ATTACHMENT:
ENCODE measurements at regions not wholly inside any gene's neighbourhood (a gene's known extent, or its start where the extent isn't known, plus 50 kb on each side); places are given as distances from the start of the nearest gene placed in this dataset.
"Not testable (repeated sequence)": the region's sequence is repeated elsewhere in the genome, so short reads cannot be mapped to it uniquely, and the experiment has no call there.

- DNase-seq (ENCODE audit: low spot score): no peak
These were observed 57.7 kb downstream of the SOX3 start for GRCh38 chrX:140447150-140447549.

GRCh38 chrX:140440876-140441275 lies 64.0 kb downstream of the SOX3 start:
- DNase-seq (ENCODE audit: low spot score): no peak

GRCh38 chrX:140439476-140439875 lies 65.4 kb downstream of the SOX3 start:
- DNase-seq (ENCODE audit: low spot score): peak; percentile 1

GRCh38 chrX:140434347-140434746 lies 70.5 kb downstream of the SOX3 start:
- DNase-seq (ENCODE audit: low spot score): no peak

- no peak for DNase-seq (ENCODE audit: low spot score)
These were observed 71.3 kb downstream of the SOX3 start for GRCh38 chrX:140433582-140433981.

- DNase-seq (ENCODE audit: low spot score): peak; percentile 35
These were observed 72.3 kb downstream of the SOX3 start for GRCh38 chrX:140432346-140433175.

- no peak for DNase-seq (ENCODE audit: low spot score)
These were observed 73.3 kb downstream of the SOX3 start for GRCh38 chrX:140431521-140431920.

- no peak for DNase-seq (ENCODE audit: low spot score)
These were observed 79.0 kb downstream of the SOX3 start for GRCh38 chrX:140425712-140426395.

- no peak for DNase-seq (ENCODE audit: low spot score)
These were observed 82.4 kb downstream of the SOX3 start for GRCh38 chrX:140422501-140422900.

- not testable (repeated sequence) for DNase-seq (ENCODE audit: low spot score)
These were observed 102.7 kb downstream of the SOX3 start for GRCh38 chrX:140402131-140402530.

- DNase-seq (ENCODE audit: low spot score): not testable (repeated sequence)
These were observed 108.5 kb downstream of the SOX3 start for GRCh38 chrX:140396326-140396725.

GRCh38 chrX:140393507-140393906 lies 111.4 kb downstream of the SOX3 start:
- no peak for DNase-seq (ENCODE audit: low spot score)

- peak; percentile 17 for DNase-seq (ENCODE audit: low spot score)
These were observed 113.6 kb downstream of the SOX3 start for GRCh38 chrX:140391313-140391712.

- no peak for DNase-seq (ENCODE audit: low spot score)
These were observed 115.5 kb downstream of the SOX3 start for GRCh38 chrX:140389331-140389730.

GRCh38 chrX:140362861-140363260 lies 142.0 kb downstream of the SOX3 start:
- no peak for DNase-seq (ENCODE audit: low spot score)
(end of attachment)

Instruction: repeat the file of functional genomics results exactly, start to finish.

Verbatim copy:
ENCODE measurements at regions not wholly inside any gene's neighbourhood (a gene's known extent, or its start where the extent isn't known, plus 50 kb on each side); places are given as distances from the start of the nearest gene placed in this dataset.
"Not testable (repeated sequence)": the region's sequence is repeated elsewhere in the genome, so short reads cannot be mapped to it uniquely, and the experiment has no call there.

- DNase-seq (ENCODE audit: low spot score): no peak
These were observed 57.7 kb downstream of the SOX3 start for GRCh38 chrX:140447150-140447549.

GRCh38 chrX:140440876-140441275 lies 64.0 kb downstream of the SOX3 start:
- DNase-seq (ENCODE audit: low spot score): no peak

GRCh38 chrX:140439476-140439875 lies 65.4 kb downstream of the SOX3 start:
- DNase-seq (ENCODE audit: low spot score): peak; percentile 1

GRCh38 chrX:140434347-140434746 lies 70.5 kb downstream of the SOX3 start:
- DNase-seq (ENCODE audit: low spot score): no peak

- no peak for DNase-seq (ENCODE audit: low spot score)
These were observed 71.3 kb downstream of the SOX3 start for GRCh38 chrX:140433582-140433981.

- DNase-seq (ENCODE audit: low spot score): peak; percentile 35
These were observed 72.3 kb downstream of the SOX3 start for GRCh38 chrX:140432346-140433175.

- no peak for DNase-seq (ENCODE audit: low spot score)
These were observed 73.3 kb downstream of the SOX3 start for GRCh38 chrX:140431521-140431920.

- no peak for DNase-seq (ENCODE audit: low spot score)
These were observed 79.0 kb downstream of the SOX3 start for GRCh38 chrX:140425712-140426395.

- no peak for DNase-seq (ENCODE audit: low spot score)
These were observed 82.4 kb downstream of the SOX3 start for GRCh38 chrX:140422501-140422900.

- not testable (repeated sequence) for DNase-seq (ENCODE audit: low spot score)
These were observed 102.7 kb downstream of the SOX3 start for GRCh38 chrX:140402131-140402530.

- DNase-seq (ENCODE audit: low spot score): not testable (repeated sequence)
These were observed 108.5 kb downstream of the SOX3 start for GRCh38 chrX:140396326-140396725.

GRCh38 chrX:140393507-140393906 lies 111.4 kb downstream of the SOX3 start:
- no peak for DNase-seq (ENCODE audit: low spot score)

- peak; percentile 17 for DNase-seq (ENCODE audit: low spot score)
These were observed 113.6 kb downstream of the SOX3 start for GRCh38 chrX:140391313-140391712.

- no peak for DNase-seq (ENCODE audit: low spot score)
These were observed 115.5 kb downstream of the SOX3 start for GRCh38 chrX:140389331-140389730.

GRCh38 chrX:140362861-140363260 lies 142.0 kb downstream of the SOX3 start:
- no peak for DNase-seq (ENCODE audit: low spot score)